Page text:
And 5Y is really, really pretty. It looks a lot like Lithium Disilicate. But what happened is we figured out, it really wasn't any stronger than Lithium Disilicate, it was on a lower range of strength. So, what happened is all these dentists and assistants and teams were prepping teeth minimally, putting on 5Y because it's Zirconia and it's super strong, and it all broke. So, it's not that it's bad. It's just you have to prepare the teeth differently.

3Y is not bad, you just have to be happy with an eight out of 10 because it's never going to be pretty. And then there are other manufacturers out there who've made four count. There are manufacturers out there who start at 3Y by the gum tissue, and as it progresses of the body of the tooth, it goes from three to four to a hybrid zone to five at the top because most things don't break. On the occlusal surface when it comes to Zirconia, they break down by the guy tissue. That's why they pop.

So, there's lots of different Zirconia and what I wanted to bring you to take home is, we have to know some things. The first thing we have to know is the Yttria count three, four, four and a half, five Y, understand which one you're prescribing. And if you don't know, ask your lab because I guarantee you, they have a favorite and a go-to. So, you have to fulfill the requirements of the material so it will last, and it looks pretty. You also have to understand that when it comes to 3Y, the reason it's ugly is because it's really opaque.

But if you're putting it on a second molar, maybe you don't care. But if you put it on a front tooth and you're like, why does this look so ugly? It's just because it's the wrong one. That's all. The last part is this when we look at Zirconia, we look at something called fracture toughness. So, we've always looked at mega Pascal's and you saw those big numbers before it doesn't matter with Zirconia. Fracture toughness really means one thing. It's when you're driving down the road and a pebble kicks up and hits your windshield and it nicks it. If you have a Zirconia that's fracture tough. What that means is the nick in the windshield stays there.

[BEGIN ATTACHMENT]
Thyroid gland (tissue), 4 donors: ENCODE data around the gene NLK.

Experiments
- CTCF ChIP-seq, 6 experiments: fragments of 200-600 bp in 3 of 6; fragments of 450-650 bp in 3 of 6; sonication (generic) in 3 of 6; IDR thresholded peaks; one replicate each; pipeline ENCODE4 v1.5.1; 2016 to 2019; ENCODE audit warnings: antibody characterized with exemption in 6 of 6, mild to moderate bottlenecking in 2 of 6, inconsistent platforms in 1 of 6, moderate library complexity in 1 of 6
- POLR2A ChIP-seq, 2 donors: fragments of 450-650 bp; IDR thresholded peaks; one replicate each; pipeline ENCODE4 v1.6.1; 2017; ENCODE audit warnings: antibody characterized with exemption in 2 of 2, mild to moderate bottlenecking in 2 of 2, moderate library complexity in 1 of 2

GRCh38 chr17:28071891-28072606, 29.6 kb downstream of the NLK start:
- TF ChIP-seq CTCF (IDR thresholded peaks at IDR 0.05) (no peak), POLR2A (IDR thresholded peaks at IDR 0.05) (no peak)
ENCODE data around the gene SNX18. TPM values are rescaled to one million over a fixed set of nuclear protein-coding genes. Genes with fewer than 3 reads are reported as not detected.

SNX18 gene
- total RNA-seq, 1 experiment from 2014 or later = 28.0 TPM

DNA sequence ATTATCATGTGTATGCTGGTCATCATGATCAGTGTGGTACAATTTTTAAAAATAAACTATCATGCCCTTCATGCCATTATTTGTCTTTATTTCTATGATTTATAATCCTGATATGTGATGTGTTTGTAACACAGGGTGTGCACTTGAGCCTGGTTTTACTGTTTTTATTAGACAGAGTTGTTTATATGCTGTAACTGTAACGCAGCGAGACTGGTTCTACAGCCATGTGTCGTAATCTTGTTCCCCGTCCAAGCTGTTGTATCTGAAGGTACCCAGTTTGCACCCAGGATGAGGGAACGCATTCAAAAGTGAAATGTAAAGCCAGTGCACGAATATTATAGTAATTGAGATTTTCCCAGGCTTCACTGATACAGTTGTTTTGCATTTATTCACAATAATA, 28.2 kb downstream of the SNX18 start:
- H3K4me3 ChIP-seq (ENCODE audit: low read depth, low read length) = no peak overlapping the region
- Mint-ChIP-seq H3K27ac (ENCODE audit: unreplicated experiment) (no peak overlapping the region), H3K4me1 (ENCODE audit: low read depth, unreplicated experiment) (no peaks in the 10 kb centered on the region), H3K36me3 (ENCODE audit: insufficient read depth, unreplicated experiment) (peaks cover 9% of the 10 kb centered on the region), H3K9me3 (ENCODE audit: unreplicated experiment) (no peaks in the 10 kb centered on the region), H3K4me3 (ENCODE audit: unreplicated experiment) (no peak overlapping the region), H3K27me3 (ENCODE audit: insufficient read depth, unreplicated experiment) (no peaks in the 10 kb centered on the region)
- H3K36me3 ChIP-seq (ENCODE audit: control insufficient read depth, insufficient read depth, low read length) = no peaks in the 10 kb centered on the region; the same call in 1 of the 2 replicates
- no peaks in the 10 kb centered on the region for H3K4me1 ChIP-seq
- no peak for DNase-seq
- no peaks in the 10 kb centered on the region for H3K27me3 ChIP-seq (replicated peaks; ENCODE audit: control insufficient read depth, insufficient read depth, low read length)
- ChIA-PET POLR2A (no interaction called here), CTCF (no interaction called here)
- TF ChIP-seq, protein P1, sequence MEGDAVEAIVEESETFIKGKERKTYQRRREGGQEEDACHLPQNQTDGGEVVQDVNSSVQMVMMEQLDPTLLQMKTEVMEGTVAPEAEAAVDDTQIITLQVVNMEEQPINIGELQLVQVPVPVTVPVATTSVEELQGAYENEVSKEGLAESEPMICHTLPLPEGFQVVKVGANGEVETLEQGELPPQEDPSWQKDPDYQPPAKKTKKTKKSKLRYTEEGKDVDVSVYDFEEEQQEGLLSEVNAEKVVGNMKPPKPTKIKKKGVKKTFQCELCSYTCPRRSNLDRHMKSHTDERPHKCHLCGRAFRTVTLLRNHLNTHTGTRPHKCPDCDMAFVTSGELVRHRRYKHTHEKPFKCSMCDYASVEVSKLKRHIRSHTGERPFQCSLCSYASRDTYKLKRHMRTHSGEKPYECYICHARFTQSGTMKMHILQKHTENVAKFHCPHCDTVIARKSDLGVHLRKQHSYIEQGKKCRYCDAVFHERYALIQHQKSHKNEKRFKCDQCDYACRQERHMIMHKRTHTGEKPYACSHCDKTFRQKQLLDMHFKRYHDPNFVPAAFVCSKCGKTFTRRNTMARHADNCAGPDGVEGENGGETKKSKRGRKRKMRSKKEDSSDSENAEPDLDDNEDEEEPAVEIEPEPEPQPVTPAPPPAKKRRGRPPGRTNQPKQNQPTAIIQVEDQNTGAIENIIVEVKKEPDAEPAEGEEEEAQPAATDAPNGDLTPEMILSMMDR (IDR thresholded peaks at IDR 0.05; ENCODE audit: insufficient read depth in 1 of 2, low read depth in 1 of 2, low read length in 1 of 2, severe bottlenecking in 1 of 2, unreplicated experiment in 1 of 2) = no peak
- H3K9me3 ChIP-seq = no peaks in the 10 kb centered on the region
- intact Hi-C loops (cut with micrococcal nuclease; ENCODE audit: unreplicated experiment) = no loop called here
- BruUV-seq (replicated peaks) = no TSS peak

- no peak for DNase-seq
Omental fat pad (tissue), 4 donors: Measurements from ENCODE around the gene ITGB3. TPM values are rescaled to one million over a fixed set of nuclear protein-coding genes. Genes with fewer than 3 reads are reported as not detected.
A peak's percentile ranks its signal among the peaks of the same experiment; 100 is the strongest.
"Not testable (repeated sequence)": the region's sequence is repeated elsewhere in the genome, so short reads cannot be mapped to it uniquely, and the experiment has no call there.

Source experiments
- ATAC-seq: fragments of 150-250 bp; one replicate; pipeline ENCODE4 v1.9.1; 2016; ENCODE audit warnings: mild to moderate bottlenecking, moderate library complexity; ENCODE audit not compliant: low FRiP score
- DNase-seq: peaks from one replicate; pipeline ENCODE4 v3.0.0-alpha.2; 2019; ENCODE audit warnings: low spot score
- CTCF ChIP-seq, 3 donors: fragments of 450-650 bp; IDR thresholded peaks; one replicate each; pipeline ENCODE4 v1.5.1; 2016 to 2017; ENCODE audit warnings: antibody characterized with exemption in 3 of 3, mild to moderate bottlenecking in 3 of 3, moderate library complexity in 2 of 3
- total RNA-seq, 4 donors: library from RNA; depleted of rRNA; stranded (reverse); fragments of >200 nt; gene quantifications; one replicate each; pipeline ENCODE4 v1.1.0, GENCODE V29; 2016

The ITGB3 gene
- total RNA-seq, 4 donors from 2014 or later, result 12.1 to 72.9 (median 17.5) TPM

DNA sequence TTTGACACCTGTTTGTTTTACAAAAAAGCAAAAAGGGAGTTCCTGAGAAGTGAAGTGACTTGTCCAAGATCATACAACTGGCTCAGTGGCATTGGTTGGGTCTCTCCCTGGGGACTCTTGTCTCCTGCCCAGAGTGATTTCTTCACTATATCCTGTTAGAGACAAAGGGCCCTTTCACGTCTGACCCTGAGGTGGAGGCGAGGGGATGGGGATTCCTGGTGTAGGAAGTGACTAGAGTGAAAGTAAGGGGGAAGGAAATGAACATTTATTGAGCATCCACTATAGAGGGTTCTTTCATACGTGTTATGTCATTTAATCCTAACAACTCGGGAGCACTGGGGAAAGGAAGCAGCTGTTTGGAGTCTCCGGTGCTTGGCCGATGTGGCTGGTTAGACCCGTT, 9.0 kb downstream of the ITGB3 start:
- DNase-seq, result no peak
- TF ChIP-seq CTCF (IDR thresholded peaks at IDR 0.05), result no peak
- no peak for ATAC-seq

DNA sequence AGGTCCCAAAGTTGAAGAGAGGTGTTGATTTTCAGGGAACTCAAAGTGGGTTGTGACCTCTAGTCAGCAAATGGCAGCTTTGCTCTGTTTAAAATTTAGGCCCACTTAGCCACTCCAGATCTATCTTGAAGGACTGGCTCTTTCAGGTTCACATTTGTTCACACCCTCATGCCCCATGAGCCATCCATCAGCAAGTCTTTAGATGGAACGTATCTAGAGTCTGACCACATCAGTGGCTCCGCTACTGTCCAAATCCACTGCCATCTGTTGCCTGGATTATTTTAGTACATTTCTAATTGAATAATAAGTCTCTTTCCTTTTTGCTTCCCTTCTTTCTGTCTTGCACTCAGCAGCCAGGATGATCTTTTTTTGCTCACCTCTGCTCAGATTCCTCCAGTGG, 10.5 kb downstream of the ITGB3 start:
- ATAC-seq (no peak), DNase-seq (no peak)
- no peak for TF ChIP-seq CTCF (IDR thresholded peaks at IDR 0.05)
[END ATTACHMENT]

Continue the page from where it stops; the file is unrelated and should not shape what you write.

If it's not, it means it cracks your whole windshield. So, you want to make sure you're asking your lab, asking you reps do I have a fracture tough Zirconia? Is it 3Y, 4Y, 4Y, four and a half, five, whatever it is? And lastly guys, you could do all this stuff in composite. So, eight and nine, that's composite, it's not going to last as long but it could look really, really nice. It's just not going to last you quite as long.

All right, this is something I want you to take home. Again, don't worry about it. If you want this presentation, I'm going to give you an email for me so you can have it for me. This is another something that we have laminated in every treatment room. It shows you how to break down shade. I want you guys to consider these things hue, value, Chroma. I know you remember them from school, but we have to imply them every time we work on teeth. We also have to look at the teeth themselves. Do they look like that? Are they fractured like that?

Do we want to minimally prepare? Are we okay with preparing teeth? Do we need to put a veneer? Are we putting a crown on? And understand that the more color we want to change, the more we want to change shades, the more space we need for our ceramic to hide color. So, if you're not making any shade shift, you only need three-tenths of a millimeter. If you want to change a lot, sometimes you need a lot of room to do it. Prep versus pre-less. The simple rule of thumb is there are very few cases that are prep-less. There are some that are minimally prepared.

But the only prep-less cases I see today are diastema closures when somebody is trying to close spaces or teeth that are lingual inclined, and they need to come facially. Other than that, we have to prep some teeth. And last but certainly not least, guys, we're just going to wrap this up with once we do all this stuff. If we're restoratively treating, we have to make sure we're using the right luting agent for the right material on the right prep. Because they're all very different from each other.

And when you do this stuff, I don't want you to rush. Nobody gets a medal of honor for inserting 10 teeth at a time. So, don't be overly impressed with that. If you're great at it, if you're comfortable, you got a great lab, you got a great team, you do this all time, do it. If you don't take your time, just make sure you do the job once the right way. Because the worst thing to do is to have four, eight, 10 beautiful teeth, put them in and have something not [inaudible].

A couple tricks of the trade for you. Obviously, I'll tell you what we do in our office. So, our hygiene team is acutely aware of all this process because every single patient that gets any work done, goes right from our chair and has a hygienist come in. Because I'm going to do 99% of the job and then I want one of you guys or one of the girls to come and make sure I don't miss a speck. The worst thing I would ever want to hear from you is you left something behind. So, incorporate your hygiene team.

There's some great little tools. Those are Robinson bristle brushes. Di Tran is the only thing here I mentioned by name because it's a lab product. And it's like their little cheat sheet to polish up any porcelain. They make it for every specific type of porcelain. So, make sure you use a soft Robinson bristle brush and then get the appropriate Di Tran to polish your ceramics. But guys, those are our deadly sins.

This is how to get a hold of me. So, if you've liked this presentation, I am happy to share it with you. Please give me a couple days. I've got a few things on my docket, but I'm happy to share it with you. Or if you have questions, concerns, and you want more information than beyond the questions we're going to go through now. I'm more than happy to help you. This is one of my favorite types of dentistry and I just appreciate being here with all of you.